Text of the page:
Recently, there was a premiere of the film by Sergei Loznitsa “Donbass”. An incident has occurred during it. One of the spectators in the hall took the floor upon the end of the screening. “After this film, when we migrants, will come to social institutions, they will tell us: ‘It’s because of you the war had begun! They’ve shown us what vermins you are. It’s all because of you.’ I’m speechless, I have a lump in my throat,” said Anna Kurtsanovska. I propose not to talk about Ukrainian cinema, but to talk about Ukrainian citizens.

Imagine for a moment that you are facing a choice: whether to abandon all Ukrainian from now on or to quickly pack up some suitcase and leave the house and everything that is in the house, pop into the bus and go away to the obscurity. Or even worse You’ve chosen the second option, but you can’t go because your elderly mother is ill because there is no money even to pay for the bus, because, because. Thus, from the dry and insignificant term, “internally displaced persons” we have a tragic fate of real people.

I have wonderful colleagues from Donetsk and Luhansk, they are teaching at the Department of Ukrainian Philology, renting apartments. They’ve left all their previous life and families’ history in their small Motherland. I’ve never heard from them any complaints about domestic discrimination, they’ve joined the team quite easily and fast. However, once in 2014 I had a casual conversation with one realtor from Odesa. Back then all these events just had started. She confidentially told me: “We have an informal arrangement: not to rent the apartments for settlers”. To my surprise and horror, she replied that there may be a lot of troubles with them, that they often have problems with money, so how can you get your rent from them.

We all repeat that Donbas is Ukraine, that Crimea is Ukraine, that they’re occupied, but we add obligatory adverb “temporarily”, we believe in it. We want to believe. You know, it’s easy to talk about metonymy, but it’s harder to talk about certain people. We sympathize with the abstractly generalized Donbas and Crimea, while cynically debating on what to do with people when we regain those territories.

Our radars are damaged. Recognition function “Friends or Foe” has been damaged. Our guys get under our own shells.

The Ukrainian segment of Facebook is rich in discussions around the “Donbass” and “The code name ‘Banderas’”. Users note that this kind of bringing up the sore subjects in Ukrainian cinematography is very timely. We have to talk about it. The question is, by what means? If “The code name ‘Banderas’” is perceived mainly as a gripping detective about the war, breathtaking and pleasant, with a wonderful protagonist, then “Donbass” is without protagonist or heroes, it’s without a clear storyline. This is written by spectators after they leave cinemas. From Internet discussions, one can notice the correlation between the geography of Ukraine and the reactions to the issue.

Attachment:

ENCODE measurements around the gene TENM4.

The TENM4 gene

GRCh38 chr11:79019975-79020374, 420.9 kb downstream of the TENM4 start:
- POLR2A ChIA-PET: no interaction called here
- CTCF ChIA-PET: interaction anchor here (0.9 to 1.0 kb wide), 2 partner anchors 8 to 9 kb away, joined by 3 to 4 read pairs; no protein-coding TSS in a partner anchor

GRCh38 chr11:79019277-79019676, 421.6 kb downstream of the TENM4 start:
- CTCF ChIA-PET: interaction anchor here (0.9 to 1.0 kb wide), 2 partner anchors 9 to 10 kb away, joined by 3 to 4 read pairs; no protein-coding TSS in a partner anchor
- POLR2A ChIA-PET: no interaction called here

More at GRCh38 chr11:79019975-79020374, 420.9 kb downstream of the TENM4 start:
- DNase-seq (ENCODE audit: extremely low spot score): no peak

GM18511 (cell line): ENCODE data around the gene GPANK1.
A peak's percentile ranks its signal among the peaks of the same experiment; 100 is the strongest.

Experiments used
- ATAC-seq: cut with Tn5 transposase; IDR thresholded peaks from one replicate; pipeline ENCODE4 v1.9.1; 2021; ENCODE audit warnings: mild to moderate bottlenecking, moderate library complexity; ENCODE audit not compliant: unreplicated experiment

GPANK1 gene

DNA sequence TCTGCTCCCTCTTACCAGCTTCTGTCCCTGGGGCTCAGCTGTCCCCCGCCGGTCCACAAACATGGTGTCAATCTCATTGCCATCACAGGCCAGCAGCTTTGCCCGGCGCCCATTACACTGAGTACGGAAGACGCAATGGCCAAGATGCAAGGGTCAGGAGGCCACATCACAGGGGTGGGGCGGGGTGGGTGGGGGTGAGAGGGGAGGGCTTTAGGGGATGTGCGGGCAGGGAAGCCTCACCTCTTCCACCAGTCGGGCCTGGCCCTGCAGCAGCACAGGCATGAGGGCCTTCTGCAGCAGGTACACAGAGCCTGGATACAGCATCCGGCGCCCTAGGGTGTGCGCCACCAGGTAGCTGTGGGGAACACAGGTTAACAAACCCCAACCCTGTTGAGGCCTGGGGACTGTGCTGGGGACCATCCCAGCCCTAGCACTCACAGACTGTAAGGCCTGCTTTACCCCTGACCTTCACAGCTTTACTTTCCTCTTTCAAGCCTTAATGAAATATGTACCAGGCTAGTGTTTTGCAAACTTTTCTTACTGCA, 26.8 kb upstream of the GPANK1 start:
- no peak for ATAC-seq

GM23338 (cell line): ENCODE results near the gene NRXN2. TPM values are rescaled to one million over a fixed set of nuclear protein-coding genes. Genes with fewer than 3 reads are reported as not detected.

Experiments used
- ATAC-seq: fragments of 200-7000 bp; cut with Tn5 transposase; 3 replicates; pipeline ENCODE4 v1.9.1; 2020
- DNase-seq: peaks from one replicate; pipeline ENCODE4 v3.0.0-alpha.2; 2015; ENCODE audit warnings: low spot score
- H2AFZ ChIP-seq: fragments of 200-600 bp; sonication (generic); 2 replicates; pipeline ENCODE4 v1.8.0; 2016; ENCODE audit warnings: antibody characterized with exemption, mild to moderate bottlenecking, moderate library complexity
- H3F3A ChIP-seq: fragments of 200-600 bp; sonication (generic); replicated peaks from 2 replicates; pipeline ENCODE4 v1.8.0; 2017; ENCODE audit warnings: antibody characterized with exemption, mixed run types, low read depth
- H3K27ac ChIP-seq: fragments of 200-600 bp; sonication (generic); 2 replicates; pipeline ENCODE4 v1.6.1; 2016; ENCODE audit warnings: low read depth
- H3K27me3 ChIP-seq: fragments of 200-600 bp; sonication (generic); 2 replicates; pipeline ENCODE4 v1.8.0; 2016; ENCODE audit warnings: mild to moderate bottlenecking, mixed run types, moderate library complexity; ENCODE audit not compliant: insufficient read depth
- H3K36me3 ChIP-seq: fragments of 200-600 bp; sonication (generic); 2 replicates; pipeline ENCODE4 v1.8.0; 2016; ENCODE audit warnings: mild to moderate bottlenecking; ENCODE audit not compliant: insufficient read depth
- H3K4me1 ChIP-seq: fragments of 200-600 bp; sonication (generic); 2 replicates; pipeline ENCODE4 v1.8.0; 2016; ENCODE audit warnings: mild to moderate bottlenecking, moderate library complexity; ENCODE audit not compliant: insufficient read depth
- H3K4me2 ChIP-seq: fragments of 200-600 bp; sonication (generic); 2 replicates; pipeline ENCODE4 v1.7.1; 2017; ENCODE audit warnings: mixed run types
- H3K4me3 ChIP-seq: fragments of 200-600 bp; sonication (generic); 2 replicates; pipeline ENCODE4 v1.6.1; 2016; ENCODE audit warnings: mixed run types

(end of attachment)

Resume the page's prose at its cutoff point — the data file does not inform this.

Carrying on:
Among the natives of Donbas, I observe two polar reactions. The first one – not all of us are the same as this image. We are patriots of Ukraine, and such black generalizations hurt us. The reaction of “everyone from Donbass” is not only predictable, but it’s also programmed by the film, they write in the comments.

The radically opposite view is – right! Everything is correct! because of people like these, we’ve lost our homes, our usual life and peace in the country. “What can you recommend to radical residents of Donbas? Your life and loved ones was hanging by a thread, and you want to understand these animals?”- on the other pole of the comments section. In both cases, there is a rejection, that is, complete non-identification with the underlined social group. The first ones deny the others are angry.

Western regions of Ukraine, which never had pro-Russian sentiments, are almost unanimous regarding the problem. Do Donetsk and Luhansk citizens are perceived as full-fledged citizens of Ukraine? Especially those who remained in the occupied territory. Probably they are no longer them.

South and East of Ukraine are territorially closer to the place of events. Although they’ve avoided the fate of Donbas back in time, they still have no guarantees of a peaceful life. They are more pluralistic in their assessments.

You see, in fact, I’m doing the same thing for which I condemn my opponents. I conditionally divide Ukraine on criteria of how do they treat this problem. Moreover, I do it on the basis of empiricism. And we need to do the opposite – we need to unite.

With Crimea, things are going worse than with Donbas. We do not know, whether to sympathize them or to condemn. We don’t believe in the legitimacy of the so-called Crimean referendum. At the same time, we’re gloating over the reports on deterioration in standards of living in the occupied Crimea: “You deserve it, it’s you who’ve chosen it.” Have they chosen it or not?

I think psychologists could tell us about protection mechanisms here. Fear, according to Aristotle, is the basic emotion of a person. You may call it self-preservation instinct. The hour in which fear and anxiety about basic human needs for safety, has turned into a tangible radioactive background of life, we try to get rid of everything that might be reminiscent of a threat.

Humanity becomes the biggest deficit in hybrid wars, aggression, and annexation. If the biblical “love your enemies” at this time seems almost impossible, then we are obliged to love those who near.

For the sake of Ukraine’s future.

Tetyana Monakhova

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